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- Ferdinand Erfmann was born into a Rotterdam actor family and, in addition to drawing and painting before the First World War, also regularly performed on stage. The two professions are merged in his paintings of the theater world and the circus. His main subject, however, was women: tough bathers, factory girls, female athletes and prostitutes - which Erfmann called 'mastodons' - immortalized in a flat, schematic figurative style that he characterized as 'psychological synthetic realism' and which incorporated some of the features of the New Objectivist movement that became popular in the Netherlands in the 1920s.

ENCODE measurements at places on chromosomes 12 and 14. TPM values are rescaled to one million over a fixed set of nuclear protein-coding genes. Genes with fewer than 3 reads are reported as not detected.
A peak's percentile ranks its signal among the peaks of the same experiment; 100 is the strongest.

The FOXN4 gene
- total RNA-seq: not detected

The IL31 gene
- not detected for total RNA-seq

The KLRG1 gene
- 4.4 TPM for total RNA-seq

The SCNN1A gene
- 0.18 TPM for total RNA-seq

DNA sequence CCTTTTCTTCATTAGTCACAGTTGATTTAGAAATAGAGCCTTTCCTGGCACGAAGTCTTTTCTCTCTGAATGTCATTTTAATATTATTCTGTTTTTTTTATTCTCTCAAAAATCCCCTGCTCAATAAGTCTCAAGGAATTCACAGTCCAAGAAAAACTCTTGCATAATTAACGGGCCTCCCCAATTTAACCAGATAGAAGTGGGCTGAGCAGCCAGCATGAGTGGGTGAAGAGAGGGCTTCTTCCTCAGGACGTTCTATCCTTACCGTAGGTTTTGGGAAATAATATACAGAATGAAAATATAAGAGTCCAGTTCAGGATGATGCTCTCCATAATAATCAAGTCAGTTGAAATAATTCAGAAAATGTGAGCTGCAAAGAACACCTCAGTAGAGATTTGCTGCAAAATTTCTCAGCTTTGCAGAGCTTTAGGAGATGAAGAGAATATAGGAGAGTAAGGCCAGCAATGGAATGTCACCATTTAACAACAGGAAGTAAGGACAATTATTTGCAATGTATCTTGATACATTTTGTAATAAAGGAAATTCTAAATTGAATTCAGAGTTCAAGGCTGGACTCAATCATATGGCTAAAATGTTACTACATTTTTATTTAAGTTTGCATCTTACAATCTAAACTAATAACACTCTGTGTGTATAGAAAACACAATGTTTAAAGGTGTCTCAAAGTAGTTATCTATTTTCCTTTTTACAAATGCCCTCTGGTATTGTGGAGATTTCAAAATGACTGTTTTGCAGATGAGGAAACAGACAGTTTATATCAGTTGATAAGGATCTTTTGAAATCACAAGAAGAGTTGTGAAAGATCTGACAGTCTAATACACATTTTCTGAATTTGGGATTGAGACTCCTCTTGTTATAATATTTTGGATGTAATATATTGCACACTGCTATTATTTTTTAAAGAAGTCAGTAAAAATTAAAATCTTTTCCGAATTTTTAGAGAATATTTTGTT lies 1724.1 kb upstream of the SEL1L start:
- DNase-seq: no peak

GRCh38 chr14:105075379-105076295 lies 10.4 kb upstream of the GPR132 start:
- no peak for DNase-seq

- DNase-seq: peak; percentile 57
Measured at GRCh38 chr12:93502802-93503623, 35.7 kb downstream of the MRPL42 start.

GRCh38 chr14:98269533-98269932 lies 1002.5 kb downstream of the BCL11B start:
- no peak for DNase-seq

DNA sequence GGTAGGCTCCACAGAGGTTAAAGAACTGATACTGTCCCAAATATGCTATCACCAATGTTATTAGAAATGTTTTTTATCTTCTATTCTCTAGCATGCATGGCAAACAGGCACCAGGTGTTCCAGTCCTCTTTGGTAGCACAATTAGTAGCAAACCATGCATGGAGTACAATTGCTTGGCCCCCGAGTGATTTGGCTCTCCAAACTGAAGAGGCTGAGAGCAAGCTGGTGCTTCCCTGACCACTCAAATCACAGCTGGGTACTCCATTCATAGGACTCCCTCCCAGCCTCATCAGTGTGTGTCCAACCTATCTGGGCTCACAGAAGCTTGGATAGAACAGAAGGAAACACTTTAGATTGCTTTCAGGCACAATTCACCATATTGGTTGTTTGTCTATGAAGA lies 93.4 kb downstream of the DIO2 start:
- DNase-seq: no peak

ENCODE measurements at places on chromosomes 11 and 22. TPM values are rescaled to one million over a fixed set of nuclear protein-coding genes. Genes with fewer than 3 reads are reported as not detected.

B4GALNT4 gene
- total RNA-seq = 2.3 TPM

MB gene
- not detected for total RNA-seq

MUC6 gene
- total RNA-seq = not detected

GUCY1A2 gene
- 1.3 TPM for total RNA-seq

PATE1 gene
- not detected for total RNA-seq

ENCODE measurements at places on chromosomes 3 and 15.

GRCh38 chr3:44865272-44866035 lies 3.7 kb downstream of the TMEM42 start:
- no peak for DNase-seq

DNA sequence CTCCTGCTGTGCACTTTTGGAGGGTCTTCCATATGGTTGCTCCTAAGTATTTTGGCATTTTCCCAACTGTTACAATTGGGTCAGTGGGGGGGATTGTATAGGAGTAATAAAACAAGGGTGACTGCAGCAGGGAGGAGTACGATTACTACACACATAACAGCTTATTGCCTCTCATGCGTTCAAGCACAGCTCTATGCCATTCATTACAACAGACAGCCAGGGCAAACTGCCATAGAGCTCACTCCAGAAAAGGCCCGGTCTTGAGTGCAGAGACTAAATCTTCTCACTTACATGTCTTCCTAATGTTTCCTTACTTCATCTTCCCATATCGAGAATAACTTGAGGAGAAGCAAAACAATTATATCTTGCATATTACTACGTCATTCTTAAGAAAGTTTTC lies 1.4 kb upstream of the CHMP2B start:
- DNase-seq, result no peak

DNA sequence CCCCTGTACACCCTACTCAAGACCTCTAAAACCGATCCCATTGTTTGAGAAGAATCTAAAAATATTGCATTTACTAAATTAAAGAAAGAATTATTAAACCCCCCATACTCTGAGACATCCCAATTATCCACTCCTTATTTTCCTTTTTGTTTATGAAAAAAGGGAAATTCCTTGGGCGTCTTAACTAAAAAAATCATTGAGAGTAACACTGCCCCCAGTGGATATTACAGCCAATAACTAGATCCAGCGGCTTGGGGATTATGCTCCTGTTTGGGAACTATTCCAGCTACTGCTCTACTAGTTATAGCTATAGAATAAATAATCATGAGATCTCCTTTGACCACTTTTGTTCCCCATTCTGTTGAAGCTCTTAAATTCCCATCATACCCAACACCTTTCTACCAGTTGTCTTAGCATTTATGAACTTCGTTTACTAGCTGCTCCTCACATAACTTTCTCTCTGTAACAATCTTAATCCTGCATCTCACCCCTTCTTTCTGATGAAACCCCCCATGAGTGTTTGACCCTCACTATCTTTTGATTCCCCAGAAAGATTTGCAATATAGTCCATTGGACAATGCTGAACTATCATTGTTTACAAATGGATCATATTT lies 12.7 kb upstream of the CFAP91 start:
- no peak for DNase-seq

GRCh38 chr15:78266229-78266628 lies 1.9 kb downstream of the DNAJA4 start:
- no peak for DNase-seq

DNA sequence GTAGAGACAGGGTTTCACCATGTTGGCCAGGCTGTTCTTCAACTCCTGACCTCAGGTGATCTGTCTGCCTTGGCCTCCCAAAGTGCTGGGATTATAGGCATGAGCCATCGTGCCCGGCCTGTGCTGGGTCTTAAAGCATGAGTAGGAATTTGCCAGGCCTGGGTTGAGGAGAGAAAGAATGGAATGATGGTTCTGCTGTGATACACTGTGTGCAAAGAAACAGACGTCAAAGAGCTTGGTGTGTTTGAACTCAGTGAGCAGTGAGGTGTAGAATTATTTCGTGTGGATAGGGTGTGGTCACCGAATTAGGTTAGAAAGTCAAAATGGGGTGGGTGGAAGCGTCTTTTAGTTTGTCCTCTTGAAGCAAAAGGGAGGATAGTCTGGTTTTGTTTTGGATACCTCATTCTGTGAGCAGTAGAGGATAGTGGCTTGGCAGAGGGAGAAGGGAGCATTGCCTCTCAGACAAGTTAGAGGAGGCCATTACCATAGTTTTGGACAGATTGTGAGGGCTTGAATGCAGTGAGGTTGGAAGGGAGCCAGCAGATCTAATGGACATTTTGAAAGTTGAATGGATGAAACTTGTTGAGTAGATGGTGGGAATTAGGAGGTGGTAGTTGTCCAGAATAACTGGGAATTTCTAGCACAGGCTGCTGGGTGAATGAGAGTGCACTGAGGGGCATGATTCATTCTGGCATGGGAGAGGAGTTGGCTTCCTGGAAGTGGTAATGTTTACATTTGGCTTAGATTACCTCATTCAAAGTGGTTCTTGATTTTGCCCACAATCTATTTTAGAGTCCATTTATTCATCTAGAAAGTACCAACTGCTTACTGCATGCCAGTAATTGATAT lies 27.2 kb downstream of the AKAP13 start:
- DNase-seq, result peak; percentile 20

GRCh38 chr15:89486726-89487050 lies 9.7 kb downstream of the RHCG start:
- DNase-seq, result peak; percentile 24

In the 1930s, inspired by his travels in the Mediterranean, Erfmann mainly painted neoclassical landscapes and mythical figures.